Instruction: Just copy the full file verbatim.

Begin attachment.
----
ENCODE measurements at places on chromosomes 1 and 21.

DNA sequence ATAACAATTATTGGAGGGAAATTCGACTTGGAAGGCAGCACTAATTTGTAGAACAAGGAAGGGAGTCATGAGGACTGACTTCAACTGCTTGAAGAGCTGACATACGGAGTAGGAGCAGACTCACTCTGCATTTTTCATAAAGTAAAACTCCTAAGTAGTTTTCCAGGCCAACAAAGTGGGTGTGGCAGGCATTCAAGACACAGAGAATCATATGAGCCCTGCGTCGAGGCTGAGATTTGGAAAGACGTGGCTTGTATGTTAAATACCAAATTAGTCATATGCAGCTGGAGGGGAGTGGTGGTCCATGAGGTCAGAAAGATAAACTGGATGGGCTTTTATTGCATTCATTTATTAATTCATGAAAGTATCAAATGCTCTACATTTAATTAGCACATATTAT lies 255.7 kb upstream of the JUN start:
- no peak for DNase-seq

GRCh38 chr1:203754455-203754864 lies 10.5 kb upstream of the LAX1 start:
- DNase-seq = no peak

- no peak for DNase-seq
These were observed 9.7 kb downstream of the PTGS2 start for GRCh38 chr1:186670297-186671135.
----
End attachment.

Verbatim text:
ENCODE measurements at places on chromosomes 1 and 21.

DNA sequence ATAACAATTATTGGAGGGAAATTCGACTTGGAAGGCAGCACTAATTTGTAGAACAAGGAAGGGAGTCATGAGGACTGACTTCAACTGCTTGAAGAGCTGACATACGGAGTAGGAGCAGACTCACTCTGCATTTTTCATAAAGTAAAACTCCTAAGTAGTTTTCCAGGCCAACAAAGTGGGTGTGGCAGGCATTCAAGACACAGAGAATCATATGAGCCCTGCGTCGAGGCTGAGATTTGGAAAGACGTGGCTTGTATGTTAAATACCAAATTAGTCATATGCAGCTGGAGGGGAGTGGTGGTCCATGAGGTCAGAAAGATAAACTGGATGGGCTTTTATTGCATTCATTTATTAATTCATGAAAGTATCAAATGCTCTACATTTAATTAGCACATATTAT lies 255.7 kb upstream of the JUN start:
- no peak for DNase-seq

GRCh38 chr1:203754455-203754864 lies 10.5 kb upstream of the LAX1 start:
- DNase-seq = no peak

- no peak for DNase-seq
These were observed 9.7 kb downstream of the PTGS2 start for GRCh38 chr1:186670297-186671135.